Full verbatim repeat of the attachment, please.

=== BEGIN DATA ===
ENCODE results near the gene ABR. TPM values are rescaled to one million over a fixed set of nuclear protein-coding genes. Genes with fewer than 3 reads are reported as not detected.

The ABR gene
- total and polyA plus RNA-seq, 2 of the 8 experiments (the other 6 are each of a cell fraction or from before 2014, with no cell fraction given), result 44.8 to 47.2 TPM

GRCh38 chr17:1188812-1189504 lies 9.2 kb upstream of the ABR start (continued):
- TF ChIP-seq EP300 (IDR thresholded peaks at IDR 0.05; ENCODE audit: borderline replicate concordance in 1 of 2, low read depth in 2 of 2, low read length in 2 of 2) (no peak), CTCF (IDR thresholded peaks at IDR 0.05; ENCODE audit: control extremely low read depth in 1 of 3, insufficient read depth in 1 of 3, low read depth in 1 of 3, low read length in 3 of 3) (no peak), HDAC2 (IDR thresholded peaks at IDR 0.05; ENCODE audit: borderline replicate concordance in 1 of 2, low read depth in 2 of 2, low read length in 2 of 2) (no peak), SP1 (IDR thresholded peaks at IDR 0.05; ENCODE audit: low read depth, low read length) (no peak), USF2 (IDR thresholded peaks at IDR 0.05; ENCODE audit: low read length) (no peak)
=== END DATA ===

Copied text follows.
ENCODE results near the gene ABR. TPM values are rescaled to one million over a fixed set of nuclear protein-coding genes. Genes with fewer than 3 reads are reported as not detected.

The ABR gene
- total and polyA plus RNA-seq, 2 of the 8 experiments (the other 6 are each of a cell fraction or from before 2014, with no cell fraction given), result 44.8 to 47.2 TPM

GRCh38 chr17:1188812-1189504 lies 9.2 kb upstream of the ABR start (continued):
- TF ChIP-seq EP300 (IDR thresholded peaks at IDR 0.05; ENCODE audit: borderline replicate concordance in 1 of 2, low read depth in 2 of 2, low read length in 2 of 2) (no peak), CTCF (IDR thresholded peaks at IDR 0.05; ENCODE audit: control extremely low read depth in 1 of 3, insufficient read depth in 1 of 3, low read depth in 1 of 3, low read length in 3 of 3) (no peak), HDAC2 (IDR thresholded peaks at IDR 0.05; ENCODE audit: borderline replicate concordance in 1 of 2, low read depth in 2 of 2, low read length in 2 of 2) (no peak), SP1 (IDR thresholded peaks at IDR 0.05; ENCODE audit: low read depth, low read length) (no peak), USF2 (IDR thresholded peaks at IDR 0.05; ENCODE audit: low read length) (no peak)